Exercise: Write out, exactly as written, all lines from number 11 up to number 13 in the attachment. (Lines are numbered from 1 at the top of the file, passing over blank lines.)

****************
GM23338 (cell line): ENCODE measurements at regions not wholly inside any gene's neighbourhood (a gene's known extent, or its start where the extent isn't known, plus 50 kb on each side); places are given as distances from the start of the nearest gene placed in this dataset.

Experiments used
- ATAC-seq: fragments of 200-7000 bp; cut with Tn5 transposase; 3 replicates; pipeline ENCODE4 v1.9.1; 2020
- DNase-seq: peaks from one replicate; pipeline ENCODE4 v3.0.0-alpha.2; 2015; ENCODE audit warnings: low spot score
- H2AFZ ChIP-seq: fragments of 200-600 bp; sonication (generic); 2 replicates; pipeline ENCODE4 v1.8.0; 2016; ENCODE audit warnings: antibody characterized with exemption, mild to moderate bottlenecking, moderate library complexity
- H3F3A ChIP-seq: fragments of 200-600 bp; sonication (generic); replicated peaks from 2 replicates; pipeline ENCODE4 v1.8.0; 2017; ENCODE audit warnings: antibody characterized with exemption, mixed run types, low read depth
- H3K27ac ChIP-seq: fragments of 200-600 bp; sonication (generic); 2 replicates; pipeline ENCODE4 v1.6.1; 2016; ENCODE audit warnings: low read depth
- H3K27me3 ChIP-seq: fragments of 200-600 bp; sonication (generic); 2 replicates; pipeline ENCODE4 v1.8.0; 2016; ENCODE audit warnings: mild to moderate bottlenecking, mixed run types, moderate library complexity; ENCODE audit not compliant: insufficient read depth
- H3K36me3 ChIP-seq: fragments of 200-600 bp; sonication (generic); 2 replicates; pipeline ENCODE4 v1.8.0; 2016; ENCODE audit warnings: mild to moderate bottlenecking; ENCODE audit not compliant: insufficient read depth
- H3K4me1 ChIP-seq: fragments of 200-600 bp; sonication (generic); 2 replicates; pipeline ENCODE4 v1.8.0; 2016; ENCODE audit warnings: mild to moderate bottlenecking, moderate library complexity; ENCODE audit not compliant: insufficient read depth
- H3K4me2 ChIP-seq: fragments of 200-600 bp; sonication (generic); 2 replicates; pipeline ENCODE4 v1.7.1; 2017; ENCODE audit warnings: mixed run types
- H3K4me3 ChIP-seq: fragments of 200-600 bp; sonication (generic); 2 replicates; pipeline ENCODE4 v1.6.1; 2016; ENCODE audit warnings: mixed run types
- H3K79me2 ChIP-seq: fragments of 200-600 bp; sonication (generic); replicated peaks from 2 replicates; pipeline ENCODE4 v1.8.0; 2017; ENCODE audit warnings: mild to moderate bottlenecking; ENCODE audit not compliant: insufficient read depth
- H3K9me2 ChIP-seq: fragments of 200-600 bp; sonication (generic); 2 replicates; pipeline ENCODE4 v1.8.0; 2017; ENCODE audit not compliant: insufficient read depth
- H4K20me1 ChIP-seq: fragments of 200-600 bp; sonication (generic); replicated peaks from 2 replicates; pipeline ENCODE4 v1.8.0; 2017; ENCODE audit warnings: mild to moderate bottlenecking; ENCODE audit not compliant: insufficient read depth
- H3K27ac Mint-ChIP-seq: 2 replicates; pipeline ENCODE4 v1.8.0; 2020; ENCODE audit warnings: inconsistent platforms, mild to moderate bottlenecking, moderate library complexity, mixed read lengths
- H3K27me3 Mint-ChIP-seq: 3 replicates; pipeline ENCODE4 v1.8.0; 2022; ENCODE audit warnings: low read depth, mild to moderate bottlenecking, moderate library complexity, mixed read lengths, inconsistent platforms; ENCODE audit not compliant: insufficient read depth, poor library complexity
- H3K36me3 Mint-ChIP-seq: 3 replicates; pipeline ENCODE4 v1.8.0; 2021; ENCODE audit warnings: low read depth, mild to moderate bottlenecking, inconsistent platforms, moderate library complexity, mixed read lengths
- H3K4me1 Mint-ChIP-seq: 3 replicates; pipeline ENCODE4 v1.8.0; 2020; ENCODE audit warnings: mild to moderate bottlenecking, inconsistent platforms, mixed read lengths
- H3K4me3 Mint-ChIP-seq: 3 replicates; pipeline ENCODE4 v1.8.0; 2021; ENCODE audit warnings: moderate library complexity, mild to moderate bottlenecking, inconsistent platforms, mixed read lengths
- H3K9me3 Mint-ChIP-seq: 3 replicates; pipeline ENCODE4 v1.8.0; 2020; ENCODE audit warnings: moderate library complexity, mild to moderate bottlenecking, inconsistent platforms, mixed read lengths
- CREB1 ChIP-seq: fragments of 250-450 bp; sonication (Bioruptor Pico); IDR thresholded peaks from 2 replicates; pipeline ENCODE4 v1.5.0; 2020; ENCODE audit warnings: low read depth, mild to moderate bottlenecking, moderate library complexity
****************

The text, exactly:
- H3K4me2 ChIP-seq: fragments of 200-600 bp; sonication (generic); 2 replicates; pipeline ENCODE4 v1.7.1; 2017; ENCODE audit warnings: mixed run types
- H3K4me3 ChIP-seq: fragments of 200-600 bp; sonication (generic); 2 replicates; pipeline ENCODE4 v1.6.1; 2016; ENCODE audit warnings: mixed run types
- H3K79me2 ChIP-seq: fragments of 200-600 bp; sonication (generic); replicated peaks from 2 replicates; pipeline ENCODE4 v1.8.0; 2017; ENCODE audit warnings: mild to moderate bottlenecking; ENCODE audit not compliant: insufficient read depth